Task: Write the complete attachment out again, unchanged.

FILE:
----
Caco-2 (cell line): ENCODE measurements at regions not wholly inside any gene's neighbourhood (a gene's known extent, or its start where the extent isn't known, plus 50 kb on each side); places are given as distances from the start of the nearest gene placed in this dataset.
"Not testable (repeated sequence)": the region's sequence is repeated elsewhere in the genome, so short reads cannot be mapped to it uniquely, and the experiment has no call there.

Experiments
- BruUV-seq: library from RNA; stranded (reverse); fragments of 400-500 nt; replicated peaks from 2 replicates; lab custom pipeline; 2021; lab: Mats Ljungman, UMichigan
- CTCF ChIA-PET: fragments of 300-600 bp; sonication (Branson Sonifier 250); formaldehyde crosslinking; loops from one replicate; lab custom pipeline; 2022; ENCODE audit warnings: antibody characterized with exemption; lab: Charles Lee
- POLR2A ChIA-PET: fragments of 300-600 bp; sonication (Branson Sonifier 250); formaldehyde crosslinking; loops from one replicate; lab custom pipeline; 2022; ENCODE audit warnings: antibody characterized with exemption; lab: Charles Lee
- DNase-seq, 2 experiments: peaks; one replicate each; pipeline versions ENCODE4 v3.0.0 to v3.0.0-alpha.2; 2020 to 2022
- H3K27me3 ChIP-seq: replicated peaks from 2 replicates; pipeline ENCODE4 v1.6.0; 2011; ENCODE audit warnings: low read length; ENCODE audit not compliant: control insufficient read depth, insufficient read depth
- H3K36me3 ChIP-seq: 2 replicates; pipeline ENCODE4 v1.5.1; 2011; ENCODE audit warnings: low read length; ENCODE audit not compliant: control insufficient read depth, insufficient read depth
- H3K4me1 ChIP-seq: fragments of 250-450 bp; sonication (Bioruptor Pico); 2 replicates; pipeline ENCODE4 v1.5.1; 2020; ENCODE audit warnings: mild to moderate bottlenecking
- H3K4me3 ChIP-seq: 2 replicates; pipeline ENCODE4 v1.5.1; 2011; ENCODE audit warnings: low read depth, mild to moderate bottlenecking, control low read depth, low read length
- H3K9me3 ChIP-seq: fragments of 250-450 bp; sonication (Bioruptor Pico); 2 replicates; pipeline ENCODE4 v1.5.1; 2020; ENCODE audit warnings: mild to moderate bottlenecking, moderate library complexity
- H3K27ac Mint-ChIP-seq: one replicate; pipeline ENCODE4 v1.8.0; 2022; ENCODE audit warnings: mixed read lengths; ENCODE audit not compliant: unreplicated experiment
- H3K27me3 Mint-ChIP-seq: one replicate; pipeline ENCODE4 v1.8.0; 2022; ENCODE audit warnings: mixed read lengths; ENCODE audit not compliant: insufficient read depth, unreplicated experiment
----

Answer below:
Caco-2 (cell line): ENCODE measurements at regions not wholly inside any gene's neighbourhood (a gene's known extent, or its start where the extent isn't known, plus 50 kb on each side); places are given as distances from the start of the nearest gene placed in this dataset.
"Not testable (repeated sequence)": the region's sequence is repeated elsewhere in the genome, so short reads cannot be mapped to it uniquely, and the experiment has no call there.

Experiments
- BruUV-seq: library from RNA; stranded (reverse); fragments of 400-500 nt; replicated peaks from 2 replicates; lab custom pipeline; 2021; lab: Mats Ljungman, UMichigan
- CTCF ChIA-PET: fragments of 300-600 bp; sonication (Branson Sonifier 250); formaldehyde crosslinking; loops from one replicate; lab custom pipeline; 2022; ENCODE audit warnings: antibody characterized with exemption; lab: Charles Lee
- POLR2A ChIA-PET: fragments of 300-600 bp; sonication (Branson Sonifier 250); formaldehyde crosslinking; loops from one replicate; lab custom pipeline; 2022; ENCODE audit warnings: antibody characterized with exemption; lab: Charles Lee
- DNase-seq, 2 experiments: peaks; one replicate each; pipeline versions ENCODE4 v3.0.0 to v3.0.0-alpha.2; 2020 to 2022
- H3K27me3 ChIP-seq: replicated peaks from 2 replicates; pipeline ENCODE4 v1.6.0; 2011; ENCODE audit warnings: low read length; ENCODE audit not compliant: control insufficient read depth, insufficient read depth
- H3K36me3 ChIP-seq: 2 replicates; pipeline ENCODE4 v1.5.1; 2011; ENCODE audit warnings: low read length; ENCODE audit not compliant: control insufficient read depth, insufficient read depth
- H3K4me1 ChIP-seq: fragments of 250-450 bp; sonication (Bioruptor Pico); 2 replicates; pipeline ENCODE4 v1.5.1; 2020; ENCODE audit warnings: mild to moderate bottlenecking
- H3K4me3 ChIP-seq: 2 replicates; pipeline ENCODE4 v1.5.1; 2011; ENCODE audit warnings: low read depth, mild to moderate bottlenecking, control low read depth, low read length
- H3K9me3 ChIP-seq: fragments of 250-450 bp; sonication (Bioruptor Pico); 2 replicates; pipeline ENCODE4 v1.5.1; 2020; ENCODE audit warnings: mild to moderate bottlenecking, moderate library complexity
- H3K27ac Mint-ChIP-seq: one replicate; pipeline ENCODE4 v1.8.0; 2022; ENCODE audit warnings: mixed read lengths; ENCODE audit not compliant: unreplicated experiment
- H3K27me3 Mint-ChIP-seq: one replicate; pipeline ENCODE4 v1.8.0; 2022; ENCODE audit warnings: mixed read lengths; ENCODE audit not compliant: insufficient read depth, unreplicated experiment